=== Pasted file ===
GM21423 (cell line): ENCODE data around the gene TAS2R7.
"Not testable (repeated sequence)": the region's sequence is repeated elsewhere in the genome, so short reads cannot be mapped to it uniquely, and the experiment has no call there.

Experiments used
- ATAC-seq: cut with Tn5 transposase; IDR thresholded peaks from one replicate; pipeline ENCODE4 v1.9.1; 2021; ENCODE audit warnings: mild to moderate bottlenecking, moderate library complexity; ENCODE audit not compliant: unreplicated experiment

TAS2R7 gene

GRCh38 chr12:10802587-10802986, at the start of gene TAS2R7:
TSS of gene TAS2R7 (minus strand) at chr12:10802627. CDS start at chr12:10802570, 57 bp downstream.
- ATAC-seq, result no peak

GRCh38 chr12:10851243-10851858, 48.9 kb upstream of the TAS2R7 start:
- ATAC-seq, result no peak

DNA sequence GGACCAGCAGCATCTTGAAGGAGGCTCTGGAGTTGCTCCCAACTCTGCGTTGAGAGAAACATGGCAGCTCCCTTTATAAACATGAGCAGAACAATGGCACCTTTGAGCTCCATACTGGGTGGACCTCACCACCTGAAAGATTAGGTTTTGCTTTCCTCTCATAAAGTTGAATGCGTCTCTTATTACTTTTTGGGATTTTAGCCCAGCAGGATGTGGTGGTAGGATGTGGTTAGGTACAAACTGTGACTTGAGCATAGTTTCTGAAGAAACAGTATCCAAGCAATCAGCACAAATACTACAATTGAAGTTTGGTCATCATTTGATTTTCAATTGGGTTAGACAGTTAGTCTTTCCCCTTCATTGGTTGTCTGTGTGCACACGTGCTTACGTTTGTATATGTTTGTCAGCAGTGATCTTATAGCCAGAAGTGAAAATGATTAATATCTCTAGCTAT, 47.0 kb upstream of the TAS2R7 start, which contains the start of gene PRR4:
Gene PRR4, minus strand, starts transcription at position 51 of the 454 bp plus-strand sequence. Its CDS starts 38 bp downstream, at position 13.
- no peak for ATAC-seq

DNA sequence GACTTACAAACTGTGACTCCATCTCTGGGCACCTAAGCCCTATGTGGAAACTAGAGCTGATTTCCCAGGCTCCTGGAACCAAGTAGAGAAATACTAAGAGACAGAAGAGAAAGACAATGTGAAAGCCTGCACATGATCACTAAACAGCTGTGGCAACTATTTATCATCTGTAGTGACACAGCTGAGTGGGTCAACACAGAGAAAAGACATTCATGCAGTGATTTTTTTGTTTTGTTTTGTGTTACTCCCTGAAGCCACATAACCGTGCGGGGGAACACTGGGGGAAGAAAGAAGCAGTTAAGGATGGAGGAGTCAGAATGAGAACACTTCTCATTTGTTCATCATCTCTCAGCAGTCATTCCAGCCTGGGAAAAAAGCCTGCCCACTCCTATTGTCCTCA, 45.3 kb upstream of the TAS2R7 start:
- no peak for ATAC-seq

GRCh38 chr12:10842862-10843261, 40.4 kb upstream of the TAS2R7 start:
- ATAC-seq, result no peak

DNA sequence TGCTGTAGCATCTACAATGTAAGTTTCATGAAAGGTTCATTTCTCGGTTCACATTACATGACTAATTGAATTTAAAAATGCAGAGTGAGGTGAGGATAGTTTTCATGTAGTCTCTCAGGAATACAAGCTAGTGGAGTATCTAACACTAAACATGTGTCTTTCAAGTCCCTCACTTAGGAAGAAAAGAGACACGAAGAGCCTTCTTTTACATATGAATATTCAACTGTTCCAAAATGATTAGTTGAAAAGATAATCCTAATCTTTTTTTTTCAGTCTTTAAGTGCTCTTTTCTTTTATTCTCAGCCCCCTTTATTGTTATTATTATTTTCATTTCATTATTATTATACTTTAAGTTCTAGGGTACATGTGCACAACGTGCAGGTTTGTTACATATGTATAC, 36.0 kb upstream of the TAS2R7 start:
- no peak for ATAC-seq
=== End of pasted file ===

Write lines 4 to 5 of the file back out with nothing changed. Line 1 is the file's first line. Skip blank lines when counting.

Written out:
- ATAC-seq: cut with Tn5 transposase; IDR thresholded peaks from one replicate; pipeline ENCODE4 v1.9.1; 2021; ENCODE audit warnings: mild to moderate bottlenecking, moderate library complexity; ENCODE audit not compliant: unreplicated experiment

TAS2R7 gene